Trees and farms

One million and a half hectares is just 6 per cent of the mainland UK’s land area. To give some sense of perspective on this, 696,000 hectares of “temporary grassland” were registered in 2019. So if land supply is not the problem, what is? Often it’s cultural inertia. Farmers are firmly rooted to the land and perhaps understandably reluctant to stop producing food and instead become foresters. But the choice need not be so binary.

The intensification of agriculture has caused catastrophic declines in many species throughout the UK by reducing vast wooded areas and thousands of miles of hedgerows to small pockets of vegetation, isolating populations and making them more vulnerable to extinction.

Integrating trees with the farmed landscape delivers multiple benefits for farms and the environment. Reforestation doesn’t have to mean a return to the ecologically and culturally inappropriate single-species blocks of non-native conifers, which were planted en masse in the 1970s and 1980s. Incentivised under tax breaks to secure a domestic timber supply, many of the resulting plantations were located in places difficult or in some cases impossible to actually harvest.

Productive farmland needn’t be converted to woodland. Instead, that 4 per cent of land could be found by scattering trees more widely. After all, more trees on farmland is good for business. They prevent soil erosion and the run-off of pollutants, provide shade and shelter for livestock, a useful source of renewable fuel and year-round forage for pollinating insects.

The first tranche of tree planting could involve new hedgerows full of large trees, preferably with wide headlands of permanently untilled soils, providing further wildlife refuge.


Natural regeneration

Where appropriate, new woody habitats can be created simply by stopping how the land is currently used, such as by removing livestock. This process can be helped by scattering seeds in areas where seed sources are low. But patience is a virtue. If people can learn to tolerate less clipped and manicured landscapes, nature can run its own course.

A focus on deliberate tree planting also raises uncomfortable truths. Most trees are planted with an accompanying stake to keep them upright and a plastic shelter that protects the sapling from grazing damage. All too often, these shelters aren’t retrieved. Left to the elements, they break down into ever smaller pieces, and can be swept into rivers and eventually the ocean, where they threaten marine wildlife. Two billion tree shelters is a lot of plastic.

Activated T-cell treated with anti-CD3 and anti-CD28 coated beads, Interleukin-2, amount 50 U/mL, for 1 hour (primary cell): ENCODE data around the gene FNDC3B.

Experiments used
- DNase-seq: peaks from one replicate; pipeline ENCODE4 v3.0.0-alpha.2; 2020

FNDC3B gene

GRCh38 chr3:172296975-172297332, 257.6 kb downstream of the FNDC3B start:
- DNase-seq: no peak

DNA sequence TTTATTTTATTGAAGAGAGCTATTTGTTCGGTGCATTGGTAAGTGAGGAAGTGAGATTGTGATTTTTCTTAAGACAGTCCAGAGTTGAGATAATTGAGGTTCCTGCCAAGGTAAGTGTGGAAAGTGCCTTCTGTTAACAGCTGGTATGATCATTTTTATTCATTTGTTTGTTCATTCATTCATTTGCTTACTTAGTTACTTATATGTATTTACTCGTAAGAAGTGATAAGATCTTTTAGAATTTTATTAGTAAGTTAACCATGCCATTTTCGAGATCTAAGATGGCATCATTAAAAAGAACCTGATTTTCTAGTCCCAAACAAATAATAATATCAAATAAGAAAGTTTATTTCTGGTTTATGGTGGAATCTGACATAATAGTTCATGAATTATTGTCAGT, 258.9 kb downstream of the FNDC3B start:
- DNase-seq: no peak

The main reason for using tree shelters at all is because the deer population in the UK is so high that in many places, it is all but impossible to establish new trees. This also has serious implications for existing woodland, which is prevented from naturally regenerating. In time, these trees will age and die, threatening the loss of the woodland itself. Climate change, pests and pathogens and the lack of a coordinated, centrally supported approach to deer management means the outlook for the UK’s existing treescape is uncertain at best.

An ecologically joined-up solution would be to reintroduce the natural predators of deer, such as lynx, wolves, and bears. Whether rewilding should get that far in the UK is still the subject of debate. Before that, perhaps the focus should be on providing the necessary habitat, rich in native trees.

A positive response would be to implement the balanced recommendations, made almost a decade ago in a government review, of creating more new habitat, improving what’s already there, and finding ways to link it together. Bigger, better, and more connected habitats.

But the UK is losing trees at increasing rates and not just through diseases. The recent removal of Victorian-era street trees in Sheffield and many other towns and cities is another issue to contend with. As the climate warms, increasing urban temperatures will mean cities need shade from street trees more than ever.

Trees aren’t the environmental panacea that the politicians might have people believe – even if they do make for great photo opportunities – but we do need more of them. Efforts to expand tree cover are underway across the world and the UK will benefit from contributing its share. Hitting the right balance – some commercial forestry, lots of new native woodland and millions of scattered trees – will be key to maximising the benefits they bring.

Nick Atkinson, Senior Lecturer in Ecology & Conservation, Nottingham Trent University.

This article is republished from The Conversation under a Creative Commons license. Read the original article.